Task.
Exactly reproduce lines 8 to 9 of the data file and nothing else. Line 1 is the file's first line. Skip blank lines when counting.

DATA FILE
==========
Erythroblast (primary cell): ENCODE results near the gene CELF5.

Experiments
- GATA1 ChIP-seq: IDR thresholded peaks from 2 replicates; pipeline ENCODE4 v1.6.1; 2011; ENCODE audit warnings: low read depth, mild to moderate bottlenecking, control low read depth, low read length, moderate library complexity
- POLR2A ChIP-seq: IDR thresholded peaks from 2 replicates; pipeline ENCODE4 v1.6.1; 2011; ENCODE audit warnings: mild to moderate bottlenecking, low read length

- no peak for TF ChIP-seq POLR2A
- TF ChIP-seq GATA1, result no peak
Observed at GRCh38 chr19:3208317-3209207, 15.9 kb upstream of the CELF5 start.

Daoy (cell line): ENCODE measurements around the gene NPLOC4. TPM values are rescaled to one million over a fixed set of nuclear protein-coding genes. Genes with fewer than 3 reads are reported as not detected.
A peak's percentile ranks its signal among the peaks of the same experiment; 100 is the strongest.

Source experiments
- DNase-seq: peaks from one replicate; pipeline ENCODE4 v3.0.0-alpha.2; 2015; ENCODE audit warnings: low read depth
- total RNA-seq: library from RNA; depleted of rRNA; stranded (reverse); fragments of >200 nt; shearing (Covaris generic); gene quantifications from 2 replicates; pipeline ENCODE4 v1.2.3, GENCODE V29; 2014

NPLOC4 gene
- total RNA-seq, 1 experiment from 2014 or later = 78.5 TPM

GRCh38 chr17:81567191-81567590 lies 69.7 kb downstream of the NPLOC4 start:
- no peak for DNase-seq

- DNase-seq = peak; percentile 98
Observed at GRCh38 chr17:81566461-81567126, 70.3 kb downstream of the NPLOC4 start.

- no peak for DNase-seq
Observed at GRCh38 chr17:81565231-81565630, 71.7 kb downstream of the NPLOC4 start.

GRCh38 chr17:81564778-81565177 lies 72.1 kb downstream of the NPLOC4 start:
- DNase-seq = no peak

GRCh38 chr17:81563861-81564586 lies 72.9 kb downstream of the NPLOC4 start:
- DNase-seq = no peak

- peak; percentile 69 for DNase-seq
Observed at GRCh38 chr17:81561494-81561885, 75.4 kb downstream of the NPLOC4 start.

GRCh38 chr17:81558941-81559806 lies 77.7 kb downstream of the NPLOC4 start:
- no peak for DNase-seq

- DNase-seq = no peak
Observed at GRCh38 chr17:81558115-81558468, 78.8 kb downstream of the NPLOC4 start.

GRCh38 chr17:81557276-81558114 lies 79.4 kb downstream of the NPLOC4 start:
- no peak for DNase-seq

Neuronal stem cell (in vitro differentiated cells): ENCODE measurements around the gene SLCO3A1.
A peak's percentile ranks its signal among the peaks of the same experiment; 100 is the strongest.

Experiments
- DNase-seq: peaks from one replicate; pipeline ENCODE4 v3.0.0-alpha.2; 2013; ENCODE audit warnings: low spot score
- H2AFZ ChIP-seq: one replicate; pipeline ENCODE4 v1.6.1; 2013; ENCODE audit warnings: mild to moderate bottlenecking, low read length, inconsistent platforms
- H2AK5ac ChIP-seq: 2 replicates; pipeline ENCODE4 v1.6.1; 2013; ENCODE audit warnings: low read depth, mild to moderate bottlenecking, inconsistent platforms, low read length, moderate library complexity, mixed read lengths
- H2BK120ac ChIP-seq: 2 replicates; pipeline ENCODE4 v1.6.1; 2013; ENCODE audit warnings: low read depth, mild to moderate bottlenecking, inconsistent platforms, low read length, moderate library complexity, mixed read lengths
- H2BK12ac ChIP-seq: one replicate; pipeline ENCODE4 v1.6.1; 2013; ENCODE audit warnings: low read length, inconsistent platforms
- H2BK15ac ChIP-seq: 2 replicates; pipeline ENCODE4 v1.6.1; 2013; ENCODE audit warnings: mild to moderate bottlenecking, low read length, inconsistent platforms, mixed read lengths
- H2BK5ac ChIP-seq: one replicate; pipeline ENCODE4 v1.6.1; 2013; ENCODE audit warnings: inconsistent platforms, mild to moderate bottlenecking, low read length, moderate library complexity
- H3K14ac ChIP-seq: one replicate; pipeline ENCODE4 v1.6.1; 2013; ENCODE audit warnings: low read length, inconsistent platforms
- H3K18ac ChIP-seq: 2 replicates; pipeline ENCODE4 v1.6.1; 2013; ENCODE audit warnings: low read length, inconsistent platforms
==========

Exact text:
Daoy (cell line): ENCODE measurements around the gene NPLOC4. TPM values are rescaled to one million over a fixed set of nuclear protein-coding genes. Genes with fewer than 3 reads are reported as not detected.
A peak's percentile ranks its signal among the peaks of the same experiment; 100 is the strongest.